Some Speightstown streets to become one-way with short-term parking zones
Motorists are advised effective Wednesday 22nd March several major roads in Speightstown, St. Peter will become one-way with short-term parking and delivery zones. These changes aim to reduce traffic congestion and illegal parking.
Queen Street, starting from the junction at Chapel Street, along with Orange Street, and Sand Street will be all one-way in a northerly direction. Goddings Alley onto Chapel Street will remain one-way, however motorists can no longer enter Chapel Street from the KNR Husbands Highway. Major Walk will continue to have two-way traffic and Church Street will remain one-way. There will be no entry onto Sand Street from Highway 1B.
Designated two-hour maximum parking spaces, and 30-minute delivery zones will be allocated along Queen Street, Orange Street and Sand Street. Road markings and signage will be installed to guide motorists.
“The roads in Speightstown are very narrow and that further complicates the situation…. The roads are actually two-way in flow so when people park, this narrows the roads further and that creates problems for movement. We developed a number of solutions to help deal with these issues; with these measures we expect an improvement to traffic flows and improved parking for patrons and citizens of Speightstown,” Mr. Bowen said.
Minister of Labour, Social Security and Third Sector, Colin Jordan, who is also the Parliamentary Representative for St. Peter, said traffic flow challenges in Speightstown, particularly along Queen Street, have impacted businesses, vendors, residents and pedestrians.
He pointed out, “There are businesses that need to get deliveries, people want to stop to buy something quickly, and it has become very difficult for people…, and so we recognize that there is a challenge that needs to be addressed. In more recent times, there are visitors who just want to go on the boardwalk and the tour buses have no place to allow those persons to disembark the buses without being reported.”
He urged persons to be patient and give the changes a time to work. “There is going to be signage and from time to time they may be officers who will be giving directions. Let us not believe that it will go smoothly from the beginning but I encourage you to follow the signage and we will all see the improvement to Speightstown that we’ve always wanted,” Minister Jordan said.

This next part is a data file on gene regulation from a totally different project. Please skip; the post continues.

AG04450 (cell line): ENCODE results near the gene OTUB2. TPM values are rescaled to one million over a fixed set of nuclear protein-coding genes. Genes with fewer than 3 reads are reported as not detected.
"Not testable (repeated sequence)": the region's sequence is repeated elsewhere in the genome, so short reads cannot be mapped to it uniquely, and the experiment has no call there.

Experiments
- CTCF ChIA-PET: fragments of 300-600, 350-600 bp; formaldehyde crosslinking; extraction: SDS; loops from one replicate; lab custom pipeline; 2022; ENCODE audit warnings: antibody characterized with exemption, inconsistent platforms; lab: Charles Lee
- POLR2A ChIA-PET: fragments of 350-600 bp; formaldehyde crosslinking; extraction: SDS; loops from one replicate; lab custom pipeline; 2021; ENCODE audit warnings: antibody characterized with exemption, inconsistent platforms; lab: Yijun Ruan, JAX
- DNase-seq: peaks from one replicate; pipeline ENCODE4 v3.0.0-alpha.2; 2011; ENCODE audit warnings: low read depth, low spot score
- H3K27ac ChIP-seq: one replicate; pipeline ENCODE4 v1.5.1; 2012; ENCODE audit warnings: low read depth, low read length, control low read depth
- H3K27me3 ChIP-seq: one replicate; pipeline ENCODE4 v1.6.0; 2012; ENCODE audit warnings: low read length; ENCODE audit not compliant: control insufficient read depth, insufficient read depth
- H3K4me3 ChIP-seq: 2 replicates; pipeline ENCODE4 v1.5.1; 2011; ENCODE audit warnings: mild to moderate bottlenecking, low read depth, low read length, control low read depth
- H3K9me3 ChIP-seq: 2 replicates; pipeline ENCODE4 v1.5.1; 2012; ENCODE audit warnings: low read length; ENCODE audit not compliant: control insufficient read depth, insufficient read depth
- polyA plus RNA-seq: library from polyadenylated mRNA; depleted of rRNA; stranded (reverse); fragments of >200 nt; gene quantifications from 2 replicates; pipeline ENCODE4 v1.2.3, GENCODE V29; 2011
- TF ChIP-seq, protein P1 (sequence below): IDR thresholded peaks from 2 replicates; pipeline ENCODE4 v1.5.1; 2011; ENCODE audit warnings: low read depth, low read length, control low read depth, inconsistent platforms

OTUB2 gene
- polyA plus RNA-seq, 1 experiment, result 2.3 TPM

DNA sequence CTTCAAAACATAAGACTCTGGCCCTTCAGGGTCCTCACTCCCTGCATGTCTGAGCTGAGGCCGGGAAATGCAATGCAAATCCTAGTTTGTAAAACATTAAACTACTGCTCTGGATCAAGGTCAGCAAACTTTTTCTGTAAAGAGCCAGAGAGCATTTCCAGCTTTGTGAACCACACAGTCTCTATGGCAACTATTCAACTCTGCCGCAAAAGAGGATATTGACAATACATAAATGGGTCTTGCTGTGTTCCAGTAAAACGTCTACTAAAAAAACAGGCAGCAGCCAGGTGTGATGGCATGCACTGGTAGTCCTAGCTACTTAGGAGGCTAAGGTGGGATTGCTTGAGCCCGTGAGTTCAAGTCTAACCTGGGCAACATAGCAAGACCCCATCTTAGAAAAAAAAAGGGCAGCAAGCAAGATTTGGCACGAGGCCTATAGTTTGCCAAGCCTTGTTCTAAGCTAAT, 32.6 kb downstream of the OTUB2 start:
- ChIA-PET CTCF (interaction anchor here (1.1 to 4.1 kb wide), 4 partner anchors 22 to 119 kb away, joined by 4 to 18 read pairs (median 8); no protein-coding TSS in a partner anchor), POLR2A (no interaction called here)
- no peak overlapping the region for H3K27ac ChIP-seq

Owner of the Orange Street Grocer, Nick Vieira, who also outlined some of the current challenges, said he was grateful for the traffic flow changes. “The coaches who are trying to bring business into the town, they’re constantly being asked to move or keep rolling because they’re also parking illegally. As of last winter season, several of the coaches decided that they were not coming to Speightstown any longer because it was too much of a hassle. So we the businesses have suffered tremendously. So I applaud the government for accepting this challenge and actually moving forward with it to enable a smoother transition for what Speightstown is to become,” he said.
Owner of the Fisherman’s Pub, Clement Armstrong said he was willing to give the new traffic flow changes a chance. “Speightstown is a big town to manage; 75 per cent of the people who get reported in Speightstown are tourists. Some of the tour buses don’t come just to park, it’s to use the bathroom facilities… A man came by my shop and offloaded 12 tourists and they came and reported him… We are running people away. That is not good for tourism,” he lamented.
MTWW encourages motorists to follow the instructions of the new signage and road markings in Speightstown, and thanks road users for their cooperation. For more information on the traffic flow changes in Speightstown, persons may visit the ministry’s Facebook and Instagram pages @mtwbarbados